The food industry is suffering from a widespread labor shortage. As of July 2021, unemployment rates for eating and drinking establishments were at 8.4% and at 6.4% for the retail industry; both were higher than the overall U.S. rate of 5.4%, according to the Bureau of Labor Statistics.
These unemployment rates indicate that food industry workers are stretched incredibly thin. In fact, a recent survey conducted by my company found that 63% of our restaurant and retail customers are struggling with recruiting.
A recent Business Insider story explored the restaurant staffing crunch more deeply and identified the following ramifications:
- 75% of restaurant operators said that finding staff was their biggest challenge;
- 78% said they didn’t have enough workers to handle business;
- More than half of all fast food restaurants surveyed said they decided to shut parts of their dining rooms due to staffing challenges
Retailers are not faring any better. In recent months, Walmart, Target, and CVS Health have all announced initiatives to help retain current employees and attract new ones. The Wall Street Journal reports that a majority of Walmart’s U.S. warehouse locations are offering weekly bonuses or pay raises to employees as they compete in a tight labor market and ramp up for the upcoming holiday season.
At Target, both part-time and full-time employees are getting a new perk: a debt-free college education. CEO Brian Cornell told CNBC’s “Closing Bell,” that “We think it can make a big difference for our teams and just make sure Target is a preferred place to work.”
And, c-store behemoth CVS Health boosted hourly pay in August 2021 and dropped their former requirement that entry-level job candidates have a high-school diploma or GED, all in the quest to recruit and retain hourly workers.
Smaller Teams & Larger Focus on Safety
Since the pandemic began, the food industry has focused on creating greater transparency into how food is stored, handled, cooked and delivered to the end customer. This push is partially due to heightened consumer awareness of the importance of food safety.
It’s worth taking a minute here to examine the constraints that are holding back restaurants and retailers from implementing effective food safety protocols. These include:
- Legacy processes for managing multi-store operations that are still dominated by pen and paper;
- Lack of comprehensive, real-time data on multi-store operations;
- Little transparency and oversight, leading to higher rates of pencil whipping;
- Time consuming processes to track and gather data from paper logs of each location, which become more problematic with short-staffed teams
The situation at hand includes time-pressed frontline food and retail workers under increased pressure to adhere to complex safety guidelines. At the same time, the restaurant and retail operators who rely on employees need help in ensuring compliance with these expectations.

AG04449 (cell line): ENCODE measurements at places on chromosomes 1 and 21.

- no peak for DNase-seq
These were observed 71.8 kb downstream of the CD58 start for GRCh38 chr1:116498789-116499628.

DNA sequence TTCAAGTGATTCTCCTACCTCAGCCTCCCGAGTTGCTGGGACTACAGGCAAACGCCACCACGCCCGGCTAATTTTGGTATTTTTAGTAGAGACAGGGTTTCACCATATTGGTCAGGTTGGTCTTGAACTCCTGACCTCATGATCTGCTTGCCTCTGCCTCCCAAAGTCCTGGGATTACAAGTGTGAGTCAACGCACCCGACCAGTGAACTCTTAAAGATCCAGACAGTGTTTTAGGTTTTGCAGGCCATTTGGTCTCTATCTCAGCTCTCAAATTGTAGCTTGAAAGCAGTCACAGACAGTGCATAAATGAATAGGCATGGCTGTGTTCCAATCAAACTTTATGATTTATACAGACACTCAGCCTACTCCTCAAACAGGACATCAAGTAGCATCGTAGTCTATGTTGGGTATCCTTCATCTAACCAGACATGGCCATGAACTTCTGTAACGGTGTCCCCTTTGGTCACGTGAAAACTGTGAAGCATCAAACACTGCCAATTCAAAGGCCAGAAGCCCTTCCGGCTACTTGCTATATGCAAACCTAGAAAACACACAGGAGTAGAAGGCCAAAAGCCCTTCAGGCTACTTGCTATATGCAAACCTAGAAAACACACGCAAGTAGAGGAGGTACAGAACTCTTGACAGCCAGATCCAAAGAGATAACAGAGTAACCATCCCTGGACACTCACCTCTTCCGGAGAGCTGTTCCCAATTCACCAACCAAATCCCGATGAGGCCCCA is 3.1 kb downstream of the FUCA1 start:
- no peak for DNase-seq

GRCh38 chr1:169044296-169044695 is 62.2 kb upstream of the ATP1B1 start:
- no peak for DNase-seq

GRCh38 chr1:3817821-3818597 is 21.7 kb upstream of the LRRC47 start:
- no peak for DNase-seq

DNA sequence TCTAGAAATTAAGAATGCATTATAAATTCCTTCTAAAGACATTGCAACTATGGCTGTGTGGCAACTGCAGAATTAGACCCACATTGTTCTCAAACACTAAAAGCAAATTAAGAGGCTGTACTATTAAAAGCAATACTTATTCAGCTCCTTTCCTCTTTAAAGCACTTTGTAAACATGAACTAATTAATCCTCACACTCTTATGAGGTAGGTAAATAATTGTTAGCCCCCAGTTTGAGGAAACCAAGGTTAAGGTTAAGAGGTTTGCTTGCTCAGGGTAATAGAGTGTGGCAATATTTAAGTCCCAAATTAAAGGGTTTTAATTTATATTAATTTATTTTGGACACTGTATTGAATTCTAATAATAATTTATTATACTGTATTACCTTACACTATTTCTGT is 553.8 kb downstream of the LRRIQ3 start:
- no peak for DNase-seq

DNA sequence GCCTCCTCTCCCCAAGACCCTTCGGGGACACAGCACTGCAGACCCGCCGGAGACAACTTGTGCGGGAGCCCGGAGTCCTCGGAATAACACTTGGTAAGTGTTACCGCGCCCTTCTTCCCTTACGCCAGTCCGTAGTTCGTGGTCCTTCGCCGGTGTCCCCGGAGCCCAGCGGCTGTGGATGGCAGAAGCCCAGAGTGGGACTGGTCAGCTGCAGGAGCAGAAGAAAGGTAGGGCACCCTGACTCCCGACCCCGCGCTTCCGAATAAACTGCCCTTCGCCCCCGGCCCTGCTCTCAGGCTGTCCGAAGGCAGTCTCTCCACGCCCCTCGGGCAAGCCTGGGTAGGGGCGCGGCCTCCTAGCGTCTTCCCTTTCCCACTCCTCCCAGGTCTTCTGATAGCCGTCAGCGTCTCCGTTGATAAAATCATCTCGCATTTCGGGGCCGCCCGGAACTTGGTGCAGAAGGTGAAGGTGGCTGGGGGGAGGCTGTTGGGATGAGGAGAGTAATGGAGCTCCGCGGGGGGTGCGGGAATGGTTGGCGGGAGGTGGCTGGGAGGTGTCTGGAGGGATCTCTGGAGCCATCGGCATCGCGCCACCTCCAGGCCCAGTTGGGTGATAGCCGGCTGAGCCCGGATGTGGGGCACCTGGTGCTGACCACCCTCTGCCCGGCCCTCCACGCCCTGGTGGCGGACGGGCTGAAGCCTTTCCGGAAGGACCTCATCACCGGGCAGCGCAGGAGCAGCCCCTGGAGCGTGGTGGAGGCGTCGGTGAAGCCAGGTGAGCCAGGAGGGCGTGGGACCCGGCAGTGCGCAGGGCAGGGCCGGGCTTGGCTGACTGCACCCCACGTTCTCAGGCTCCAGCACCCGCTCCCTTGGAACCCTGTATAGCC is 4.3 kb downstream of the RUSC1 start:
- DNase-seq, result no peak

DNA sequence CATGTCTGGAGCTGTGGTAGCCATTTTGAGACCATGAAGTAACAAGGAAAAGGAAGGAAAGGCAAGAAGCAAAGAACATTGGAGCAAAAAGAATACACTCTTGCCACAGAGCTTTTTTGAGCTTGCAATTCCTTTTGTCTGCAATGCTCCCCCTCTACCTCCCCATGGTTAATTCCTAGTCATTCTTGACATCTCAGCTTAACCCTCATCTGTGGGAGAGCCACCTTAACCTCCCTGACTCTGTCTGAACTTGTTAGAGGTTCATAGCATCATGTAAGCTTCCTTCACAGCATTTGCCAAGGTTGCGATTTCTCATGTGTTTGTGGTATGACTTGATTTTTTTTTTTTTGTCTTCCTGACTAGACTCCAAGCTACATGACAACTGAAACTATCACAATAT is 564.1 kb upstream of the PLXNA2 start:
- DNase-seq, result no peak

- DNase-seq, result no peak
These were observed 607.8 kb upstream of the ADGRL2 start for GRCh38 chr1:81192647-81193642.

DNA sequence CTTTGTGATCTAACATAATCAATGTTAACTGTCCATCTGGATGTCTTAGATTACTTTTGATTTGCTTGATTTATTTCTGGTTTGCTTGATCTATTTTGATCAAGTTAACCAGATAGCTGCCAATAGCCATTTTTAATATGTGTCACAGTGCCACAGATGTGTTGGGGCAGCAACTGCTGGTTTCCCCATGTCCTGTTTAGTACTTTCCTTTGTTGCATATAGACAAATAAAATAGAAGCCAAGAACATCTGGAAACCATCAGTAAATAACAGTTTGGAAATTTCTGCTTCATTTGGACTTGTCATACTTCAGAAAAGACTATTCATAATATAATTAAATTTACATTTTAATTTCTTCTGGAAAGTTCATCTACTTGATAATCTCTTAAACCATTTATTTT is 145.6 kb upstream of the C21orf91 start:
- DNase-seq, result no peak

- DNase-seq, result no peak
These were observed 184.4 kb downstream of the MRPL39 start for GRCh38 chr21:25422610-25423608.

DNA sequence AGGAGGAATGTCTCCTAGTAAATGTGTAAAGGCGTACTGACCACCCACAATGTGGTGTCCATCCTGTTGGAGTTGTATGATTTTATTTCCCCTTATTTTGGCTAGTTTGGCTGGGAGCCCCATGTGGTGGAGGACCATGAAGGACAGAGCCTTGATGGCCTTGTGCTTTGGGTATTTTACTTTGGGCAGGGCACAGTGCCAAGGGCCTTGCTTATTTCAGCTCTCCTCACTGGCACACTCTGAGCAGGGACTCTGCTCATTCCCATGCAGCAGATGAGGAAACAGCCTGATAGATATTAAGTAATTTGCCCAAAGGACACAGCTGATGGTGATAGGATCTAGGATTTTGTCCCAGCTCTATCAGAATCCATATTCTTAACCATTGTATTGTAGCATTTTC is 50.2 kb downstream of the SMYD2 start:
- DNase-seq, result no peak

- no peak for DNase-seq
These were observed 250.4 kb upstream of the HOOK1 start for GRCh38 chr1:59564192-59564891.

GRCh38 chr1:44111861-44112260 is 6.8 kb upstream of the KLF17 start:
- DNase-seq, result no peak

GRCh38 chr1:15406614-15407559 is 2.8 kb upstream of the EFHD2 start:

Deploying Food Safety Technology
Across the food industry, organizations are turning to digital technology as a way to achieve greater food safety transparency and to empower leaner teams. Specifically, digital automation helps short-staffed teams to achieve the following:
- Reduce the amount of time spent on tasks otherwise done manually;
- Minimize the chance of errors;
- Ensure compliance and adherence to safety measures;
- Record each inspection (images & temperature logging);
- Increase customer satisfaction and improve overall efficiency;
Workflow automation also reinforces the perception among front-line workers that management is enforcing safety protocols to keep them safe and help individuals achieve top performance, which, in turn, helps boost employee morale.
A comprehensive food safety platform should include digital food safety, shift management, and equipment maintenance solutions. It will fully replace paper logs, then automate complex and repetitive tasks so employees can spend more time where it counts—serving customers.
The platform’s food safety components should include digitized food safety checklists that provide a real-time look into compliance at every location. It should also provide automated temperature logging for efficiency and accuracy as well as customized real-time alerts and corrective action triggers.
Since a huge part of food safety is in the hands of employees, the platform also needs a core shift management component that provides digital checklists for the entire operation. It needs to track tasks from pre-shift checklists, to shift notes, and even to COVID-19 safety checks. It should have the capacity to deliver instant updates to mobile devices and the operator’s dashboard. And, finally, it should be customizable to each organization’s individual needs.
Food safety technology helps restaurants and retailers compete and thrive. It also strengthens customer relationships while generating valuable data that operators can use to refine offerings and make smart business decisions.
As food compliance becomes more complex, workflow automation helps to reduce the amount of time staff spends on formerly manual tasks;It also reduces errors. But most importantly, it increases customer satisfaction by improving overall efficiency.
About the Author
Brendan Bencharit is co-founder and chief customer officer at Squadle, Inc., a workflow automation company that enables multi-unit operators to simplify complex operations and streamline food safety.